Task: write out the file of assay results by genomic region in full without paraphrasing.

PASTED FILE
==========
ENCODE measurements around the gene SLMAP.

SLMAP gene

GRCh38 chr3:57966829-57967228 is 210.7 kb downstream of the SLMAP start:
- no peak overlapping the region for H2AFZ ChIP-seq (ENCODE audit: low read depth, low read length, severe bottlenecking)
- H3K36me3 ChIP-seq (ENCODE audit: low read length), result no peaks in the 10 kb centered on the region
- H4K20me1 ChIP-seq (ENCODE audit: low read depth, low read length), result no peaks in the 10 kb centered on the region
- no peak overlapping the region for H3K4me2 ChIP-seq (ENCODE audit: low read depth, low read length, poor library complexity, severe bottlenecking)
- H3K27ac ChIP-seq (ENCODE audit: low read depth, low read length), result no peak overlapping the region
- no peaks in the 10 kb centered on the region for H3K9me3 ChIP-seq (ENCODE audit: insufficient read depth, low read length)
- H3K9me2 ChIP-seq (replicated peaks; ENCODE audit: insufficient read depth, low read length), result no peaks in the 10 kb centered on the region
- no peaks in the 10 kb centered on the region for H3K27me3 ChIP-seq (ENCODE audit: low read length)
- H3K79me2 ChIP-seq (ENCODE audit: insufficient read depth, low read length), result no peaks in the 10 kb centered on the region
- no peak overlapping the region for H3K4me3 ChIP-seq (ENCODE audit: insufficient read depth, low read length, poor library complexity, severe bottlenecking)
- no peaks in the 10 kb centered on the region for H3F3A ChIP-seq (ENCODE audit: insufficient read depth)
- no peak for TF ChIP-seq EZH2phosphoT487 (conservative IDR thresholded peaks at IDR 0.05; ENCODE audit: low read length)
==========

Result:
ENCODE measurements around the gene SLMAP.

SLMAP gene

GRCh38 chr3:57966829-57967228 is 210.7 kb downstream of the SLMAP start:
- no peak overlapping the region for H2AFZ ChIP-seq (ENCODE audit: low read depth, low read length, severe bottlenecking)
- H3K36me3 ChIP-seq (ENCODE audit: low read length), result no peaks in the 10 kb centered on the region
- H4K20me1 ChIP-seq (ENCODE audit: low read depth, low read length), result no peaks in the 10 kb centered on the region
- no peak overlapping the region for H3K4me2 ChIP-seq (ENCODE audit: low read depth, low read length, poor library complexity, severe bottlenecking)
- H3K27ac ChIP-seq (ENCODE audit: low read depth, low read length), result no peak overlapping the region
- no peaks in the 10 kb centered on the region for H3K9me3 ChIP-seq (ENCODE audit: insufficient read depth, low read length)
- H3K9me2 ChIP-seq (replicated peaks; ENCODE audit: insufficient read depth, low read length), result no peaks in the 10 kb centered on the region
- no peaks in the 10 kb centered on the region for H3K27me3 ChIP-seq (ENCODE audit: low read length)
- H3K79me2 ChIP-seq (ENCODE audit: insufficient read depth, low read length), result no peaks in the 10 kb centered on the region
- no peak overlapping the region for H3K4me3 ChIP-seq (ENCODE audit: insufficient read depth, low read length, poor library complexity, severe bottlenecking)
- no peaks in the 10 kb centered on the region for H3F3A ChIP-seq (ENCODE audit: insufficient read depth)
- no peak for TF ChIP-seq EZH2phosphoT487 (conservative IDR thresholded peaks at IDR 0.05; ENCODE audit: low read length)